October 22nd, 2016

Will your pet be safe during an emergency?

Natural disasters can devastate families and communities in seconds, taking lives and destroying homes and properties. Sadly, pets are under-reported casualties of such disasters. For people who’ve lost everything else, losing or being unable to care for their furry family members can make an already emotionally crippling blow that much worse.

“When a disaster occurs, people don’t always know what to do for their pets,” says Gina Gardner, President of the Humane Society of Tulsa. The organization’s HEART Team, which Gardner leads, responded to the devastating 2013 tornado in Moore, Oklahoma, which killed 24 people and caused an estimated $ 2 billion in property damage. “One of the most important roles we play is helping victims care for their pets when they have lost everything. When families have lost all they have and you hand them a bag of pet food, the look of gratitude on their faces is overwhelming. They love their pets, and being able to feed and care for them is an important concern victims feel after a disaster.”

Following the 2013 incident in Moore, Gardner’s team was able to provide pet food to families through a donation from the Hill’s Pet Nutrition’s Disaster Relief Network. In the past two years, Hill’s network delivered free pet food to more than 60 animal shelters and veterinary clinics across the country in response to natural emergencies, including floods in Colorado, fires in Idaho and Arizona, the mudslide in Washington state, and tornadoes in the central and southern regions of the country, including Moore, Oklahoma.

While summer storms can be notoriously dangerous in many areas of the country, it’s vital for families to be prepared for natural disasters throughout the year. Pet parents can easily prepare to care for their pets during potential emergencies by following these tips from the Hill’s Disaster Relief Network and Hill’s Pet Nutrition:

* Create an emergency kit. “Your ‘Pet Emergency Go-Kit’ should be tailored to your pet’s individual needs,” says Dr. Ellen Lowery, Director of U.S. Veterinary and Professional Affairs for Hill’s. “Each kit should include a three-day supply of the pet’s preferred food in a waterproof container, bottled water, a harness and leash, medications and medical records, a list of local veterinarians and animal care organizations, notes on the pet’s feeding routine and any behavioral issues, comfort toys and a blanket.” Consider taking a crate or carrier for smaller animals in the event you’ll be away from home for an extended period.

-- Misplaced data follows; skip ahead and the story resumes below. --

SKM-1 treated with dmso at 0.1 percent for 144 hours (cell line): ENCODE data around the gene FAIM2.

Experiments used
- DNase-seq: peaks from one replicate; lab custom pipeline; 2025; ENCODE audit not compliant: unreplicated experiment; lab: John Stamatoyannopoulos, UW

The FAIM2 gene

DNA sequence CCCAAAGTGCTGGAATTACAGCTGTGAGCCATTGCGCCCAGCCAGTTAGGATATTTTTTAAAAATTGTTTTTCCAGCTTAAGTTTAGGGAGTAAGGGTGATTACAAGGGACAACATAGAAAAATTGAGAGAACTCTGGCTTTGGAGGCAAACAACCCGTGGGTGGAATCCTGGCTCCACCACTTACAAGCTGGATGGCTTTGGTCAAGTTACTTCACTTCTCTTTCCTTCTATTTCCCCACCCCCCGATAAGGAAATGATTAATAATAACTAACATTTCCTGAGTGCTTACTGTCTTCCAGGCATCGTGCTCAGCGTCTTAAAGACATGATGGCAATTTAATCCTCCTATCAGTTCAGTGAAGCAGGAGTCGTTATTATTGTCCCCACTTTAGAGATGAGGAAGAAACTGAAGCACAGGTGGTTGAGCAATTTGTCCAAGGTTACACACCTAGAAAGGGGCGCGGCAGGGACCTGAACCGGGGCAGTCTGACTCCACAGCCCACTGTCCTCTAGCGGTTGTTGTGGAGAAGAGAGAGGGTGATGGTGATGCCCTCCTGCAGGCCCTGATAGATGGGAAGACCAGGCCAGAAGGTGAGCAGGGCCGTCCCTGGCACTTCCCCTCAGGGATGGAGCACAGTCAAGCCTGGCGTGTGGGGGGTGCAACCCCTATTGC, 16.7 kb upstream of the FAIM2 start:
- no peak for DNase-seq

* Include your pet in preparing your family’s emergency plan. For example, if you have to evacuate, who will be responsible for ensuring the dog or cat goes with you? Consider where your pet likes to hide in the house so you can evacuate quickly.

* “Microchip your pets or make sure they’re wearing a collar with an ID tag, so that emergency responders can easily identify them and contact you if they become lost,” Lowery recommends.

* Display a pet rescue decal on your front door or in a window facing the street so emergency teams will know you have a pet in the house.

* Decide in advance where you’ll take your pet if you have to evacuate and the disaster shelter is unable to accept pets. Identify pet-friendly motels and hotels in the area so you’ll have somewhere to go.

* Carry a picture of your pet with you or on your mobile phone in case you become separated.

In the wake of Hurricane Katrina, one widely cited report stated that more than 200,000 pets were displaced, and the majority of those pets were never reunited with their families. “Caring for pets during disasters is a way of caring for people,” Dr. Lowery says.

The need for aid – and the potential to reunite families with lost pets – endures after the disaster is over, as well. “After the Moore tornado, several stray cats brought to the city shelter were still not claimed after a month,” Gardner recalls. “We selected about a dozen stray cats and brought them to Tulsa for adoption. We routinely scan adoptable pets for a microchip. One of the cats had a chip!”

She adds, “We called and a very shocked and excited family answered the phone. The cat had been lost during the storms. The owners drove two hours and arrived at our facility first thing the next morning. They were crying, our staff volunteers were crying … it was one of the most rewarding and special moments from our Moore experience.”

To learn more about disaster preparedness and safety, as well as the Hill’s Disaster Relief Network, visit the Hill’s website at www.HillsPet.com/PetPrepared.

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